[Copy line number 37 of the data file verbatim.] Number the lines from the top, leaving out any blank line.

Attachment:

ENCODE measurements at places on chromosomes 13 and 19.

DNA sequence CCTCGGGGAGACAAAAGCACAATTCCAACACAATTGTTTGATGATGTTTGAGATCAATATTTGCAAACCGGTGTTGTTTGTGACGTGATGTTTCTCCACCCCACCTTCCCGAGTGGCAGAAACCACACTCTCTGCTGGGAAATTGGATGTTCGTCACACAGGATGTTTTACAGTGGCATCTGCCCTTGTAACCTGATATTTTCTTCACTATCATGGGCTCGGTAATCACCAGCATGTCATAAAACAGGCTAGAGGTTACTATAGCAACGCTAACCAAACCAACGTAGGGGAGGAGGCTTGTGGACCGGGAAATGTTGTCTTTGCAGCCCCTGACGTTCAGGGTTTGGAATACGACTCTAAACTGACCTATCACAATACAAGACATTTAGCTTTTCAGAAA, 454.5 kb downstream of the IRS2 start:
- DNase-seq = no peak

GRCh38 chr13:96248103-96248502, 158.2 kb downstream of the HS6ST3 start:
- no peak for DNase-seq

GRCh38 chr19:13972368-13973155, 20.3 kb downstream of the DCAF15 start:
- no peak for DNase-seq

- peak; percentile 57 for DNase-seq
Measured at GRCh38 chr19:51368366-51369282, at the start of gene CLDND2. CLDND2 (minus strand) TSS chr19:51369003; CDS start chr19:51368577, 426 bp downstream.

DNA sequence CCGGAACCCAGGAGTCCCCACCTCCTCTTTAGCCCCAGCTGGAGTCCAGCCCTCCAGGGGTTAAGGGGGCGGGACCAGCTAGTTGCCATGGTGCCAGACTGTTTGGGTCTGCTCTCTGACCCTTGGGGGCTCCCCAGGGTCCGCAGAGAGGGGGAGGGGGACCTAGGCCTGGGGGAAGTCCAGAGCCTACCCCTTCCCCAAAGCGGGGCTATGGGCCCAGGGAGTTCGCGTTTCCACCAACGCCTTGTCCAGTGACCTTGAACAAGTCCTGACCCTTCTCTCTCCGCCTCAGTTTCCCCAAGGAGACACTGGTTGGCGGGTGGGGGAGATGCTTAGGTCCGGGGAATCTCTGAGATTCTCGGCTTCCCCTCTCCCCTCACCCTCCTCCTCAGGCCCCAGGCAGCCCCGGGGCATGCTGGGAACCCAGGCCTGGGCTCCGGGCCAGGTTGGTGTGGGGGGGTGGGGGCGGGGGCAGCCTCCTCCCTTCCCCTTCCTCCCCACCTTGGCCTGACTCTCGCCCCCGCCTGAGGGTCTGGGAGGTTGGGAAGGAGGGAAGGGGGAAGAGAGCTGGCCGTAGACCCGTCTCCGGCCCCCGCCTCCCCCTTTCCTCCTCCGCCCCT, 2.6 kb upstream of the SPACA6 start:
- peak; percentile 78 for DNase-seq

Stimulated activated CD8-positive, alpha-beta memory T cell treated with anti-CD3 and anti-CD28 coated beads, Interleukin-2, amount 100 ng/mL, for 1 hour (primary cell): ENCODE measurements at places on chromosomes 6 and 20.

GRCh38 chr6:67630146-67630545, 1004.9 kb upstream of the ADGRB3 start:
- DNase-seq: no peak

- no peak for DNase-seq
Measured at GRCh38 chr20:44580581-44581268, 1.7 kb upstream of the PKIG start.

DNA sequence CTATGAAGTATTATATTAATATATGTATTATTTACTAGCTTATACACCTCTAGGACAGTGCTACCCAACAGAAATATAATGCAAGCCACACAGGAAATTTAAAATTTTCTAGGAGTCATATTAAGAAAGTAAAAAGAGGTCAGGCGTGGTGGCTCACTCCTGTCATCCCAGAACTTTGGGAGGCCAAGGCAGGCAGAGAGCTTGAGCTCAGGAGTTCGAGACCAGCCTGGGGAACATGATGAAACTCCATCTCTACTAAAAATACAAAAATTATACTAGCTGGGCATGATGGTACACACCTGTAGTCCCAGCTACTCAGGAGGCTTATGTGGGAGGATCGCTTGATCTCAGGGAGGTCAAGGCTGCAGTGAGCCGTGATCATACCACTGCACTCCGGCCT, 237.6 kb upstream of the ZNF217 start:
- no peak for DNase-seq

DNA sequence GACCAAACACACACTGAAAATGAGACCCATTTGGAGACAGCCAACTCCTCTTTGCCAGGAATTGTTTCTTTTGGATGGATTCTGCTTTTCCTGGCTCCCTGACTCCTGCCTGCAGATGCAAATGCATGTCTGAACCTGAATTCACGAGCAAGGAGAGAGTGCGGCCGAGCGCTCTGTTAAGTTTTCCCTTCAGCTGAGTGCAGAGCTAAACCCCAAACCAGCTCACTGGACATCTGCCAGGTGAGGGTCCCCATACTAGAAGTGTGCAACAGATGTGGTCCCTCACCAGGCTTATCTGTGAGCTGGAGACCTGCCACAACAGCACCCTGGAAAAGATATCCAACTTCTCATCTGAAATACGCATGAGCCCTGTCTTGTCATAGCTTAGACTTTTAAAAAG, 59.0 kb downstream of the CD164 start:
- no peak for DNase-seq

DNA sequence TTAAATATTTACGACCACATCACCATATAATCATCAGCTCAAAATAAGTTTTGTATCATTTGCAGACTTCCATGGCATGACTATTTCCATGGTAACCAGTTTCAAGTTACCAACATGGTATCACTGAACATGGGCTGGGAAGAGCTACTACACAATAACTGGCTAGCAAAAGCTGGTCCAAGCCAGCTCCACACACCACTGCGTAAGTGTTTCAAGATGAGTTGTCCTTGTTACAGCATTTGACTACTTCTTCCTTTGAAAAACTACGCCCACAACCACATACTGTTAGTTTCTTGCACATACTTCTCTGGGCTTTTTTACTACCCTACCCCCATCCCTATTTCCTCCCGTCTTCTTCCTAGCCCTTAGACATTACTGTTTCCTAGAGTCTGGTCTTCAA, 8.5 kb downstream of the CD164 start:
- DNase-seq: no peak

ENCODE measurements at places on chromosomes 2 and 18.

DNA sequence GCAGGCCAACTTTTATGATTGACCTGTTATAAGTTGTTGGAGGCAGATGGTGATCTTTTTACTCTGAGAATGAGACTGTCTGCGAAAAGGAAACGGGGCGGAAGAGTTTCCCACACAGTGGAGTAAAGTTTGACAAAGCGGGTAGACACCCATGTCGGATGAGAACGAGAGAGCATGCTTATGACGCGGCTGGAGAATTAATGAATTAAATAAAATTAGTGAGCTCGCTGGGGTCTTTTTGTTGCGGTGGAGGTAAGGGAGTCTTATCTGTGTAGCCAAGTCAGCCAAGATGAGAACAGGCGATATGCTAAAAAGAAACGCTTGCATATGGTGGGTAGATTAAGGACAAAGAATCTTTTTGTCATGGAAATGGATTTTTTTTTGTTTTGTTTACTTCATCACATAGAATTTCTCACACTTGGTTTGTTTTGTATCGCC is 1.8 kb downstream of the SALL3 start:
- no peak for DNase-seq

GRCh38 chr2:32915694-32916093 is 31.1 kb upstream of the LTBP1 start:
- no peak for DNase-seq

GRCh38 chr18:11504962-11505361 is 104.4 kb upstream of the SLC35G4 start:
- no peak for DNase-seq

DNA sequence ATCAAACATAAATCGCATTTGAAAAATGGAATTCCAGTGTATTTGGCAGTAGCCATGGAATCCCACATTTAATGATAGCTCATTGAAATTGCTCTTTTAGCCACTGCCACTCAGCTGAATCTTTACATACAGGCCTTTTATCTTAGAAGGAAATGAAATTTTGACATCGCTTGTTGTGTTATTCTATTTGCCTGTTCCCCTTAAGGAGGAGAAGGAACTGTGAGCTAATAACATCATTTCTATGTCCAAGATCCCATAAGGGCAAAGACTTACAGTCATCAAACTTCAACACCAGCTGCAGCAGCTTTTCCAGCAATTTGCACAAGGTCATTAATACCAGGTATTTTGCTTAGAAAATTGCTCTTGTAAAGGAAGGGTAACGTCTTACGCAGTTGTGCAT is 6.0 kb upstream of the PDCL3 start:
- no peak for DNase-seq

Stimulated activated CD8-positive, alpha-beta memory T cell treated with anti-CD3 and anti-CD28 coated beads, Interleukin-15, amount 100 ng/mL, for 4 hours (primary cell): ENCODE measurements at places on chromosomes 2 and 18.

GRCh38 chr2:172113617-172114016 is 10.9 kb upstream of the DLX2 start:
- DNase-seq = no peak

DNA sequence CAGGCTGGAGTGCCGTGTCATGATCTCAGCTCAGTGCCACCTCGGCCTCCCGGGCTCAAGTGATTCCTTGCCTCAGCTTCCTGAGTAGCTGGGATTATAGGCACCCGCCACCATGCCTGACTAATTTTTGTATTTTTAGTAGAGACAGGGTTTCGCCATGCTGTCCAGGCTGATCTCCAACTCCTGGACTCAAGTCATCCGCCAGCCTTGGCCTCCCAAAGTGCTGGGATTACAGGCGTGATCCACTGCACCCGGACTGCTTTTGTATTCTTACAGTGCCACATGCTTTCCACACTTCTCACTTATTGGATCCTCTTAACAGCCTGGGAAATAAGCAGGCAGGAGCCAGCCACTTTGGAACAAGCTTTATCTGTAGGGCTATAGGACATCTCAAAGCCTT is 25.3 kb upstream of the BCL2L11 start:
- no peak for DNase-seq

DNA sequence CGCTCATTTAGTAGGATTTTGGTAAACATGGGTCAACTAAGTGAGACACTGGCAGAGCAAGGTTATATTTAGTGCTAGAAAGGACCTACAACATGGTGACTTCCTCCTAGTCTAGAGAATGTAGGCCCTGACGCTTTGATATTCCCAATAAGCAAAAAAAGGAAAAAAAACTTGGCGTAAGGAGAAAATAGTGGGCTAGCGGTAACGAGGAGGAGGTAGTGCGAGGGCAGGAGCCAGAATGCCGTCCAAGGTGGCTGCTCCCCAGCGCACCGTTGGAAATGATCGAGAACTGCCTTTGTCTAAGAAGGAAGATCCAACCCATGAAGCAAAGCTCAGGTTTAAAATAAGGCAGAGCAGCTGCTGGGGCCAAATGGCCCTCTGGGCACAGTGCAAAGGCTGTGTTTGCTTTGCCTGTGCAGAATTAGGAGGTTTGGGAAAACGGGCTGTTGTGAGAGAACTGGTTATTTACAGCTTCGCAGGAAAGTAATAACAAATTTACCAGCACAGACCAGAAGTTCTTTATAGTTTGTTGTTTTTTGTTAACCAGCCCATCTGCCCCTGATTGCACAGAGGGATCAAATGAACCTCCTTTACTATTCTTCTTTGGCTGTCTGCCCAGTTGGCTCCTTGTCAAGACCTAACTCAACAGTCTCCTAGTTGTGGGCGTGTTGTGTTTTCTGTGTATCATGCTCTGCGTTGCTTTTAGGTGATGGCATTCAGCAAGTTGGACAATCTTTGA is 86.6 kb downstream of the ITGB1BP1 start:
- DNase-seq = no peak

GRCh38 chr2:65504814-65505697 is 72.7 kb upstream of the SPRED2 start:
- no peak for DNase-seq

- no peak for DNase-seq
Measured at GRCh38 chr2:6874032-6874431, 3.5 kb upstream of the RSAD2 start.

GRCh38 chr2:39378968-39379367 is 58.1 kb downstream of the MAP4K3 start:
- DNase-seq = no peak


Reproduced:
DNA sequence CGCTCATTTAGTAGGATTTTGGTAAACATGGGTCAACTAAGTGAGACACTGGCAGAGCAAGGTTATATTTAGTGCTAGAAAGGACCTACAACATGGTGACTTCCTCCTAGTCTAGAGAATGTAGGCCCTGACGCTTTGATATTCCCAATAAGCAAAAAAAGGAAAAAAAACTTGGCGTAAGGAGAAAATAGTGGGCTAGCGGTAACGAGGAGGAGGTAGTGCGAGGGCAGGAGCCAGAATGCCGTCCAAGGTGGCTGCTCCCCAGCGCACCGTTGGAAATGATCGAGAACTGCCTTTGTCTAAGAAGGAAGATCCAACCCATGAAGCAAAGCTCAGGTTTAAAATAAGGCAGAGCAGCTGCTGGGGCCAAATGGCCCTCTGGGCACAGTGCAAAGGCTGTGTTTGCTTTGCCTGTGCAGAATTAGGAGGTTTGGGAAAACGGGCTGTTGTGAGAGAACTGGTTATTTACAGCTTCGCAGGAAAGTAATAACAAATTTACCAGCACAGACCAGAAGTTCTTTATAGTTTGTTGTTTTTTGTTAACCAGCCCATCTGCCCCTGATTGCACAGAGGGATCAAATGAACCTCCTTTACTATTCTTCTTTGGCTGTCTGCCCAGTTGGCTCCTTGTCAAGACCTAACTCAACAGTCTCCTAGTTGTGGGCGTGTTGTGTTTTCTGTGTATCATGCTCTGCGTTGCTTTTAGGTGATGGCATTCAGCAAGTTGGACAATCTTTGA is 86.6 kb downstream of the ITGB1BP1 start: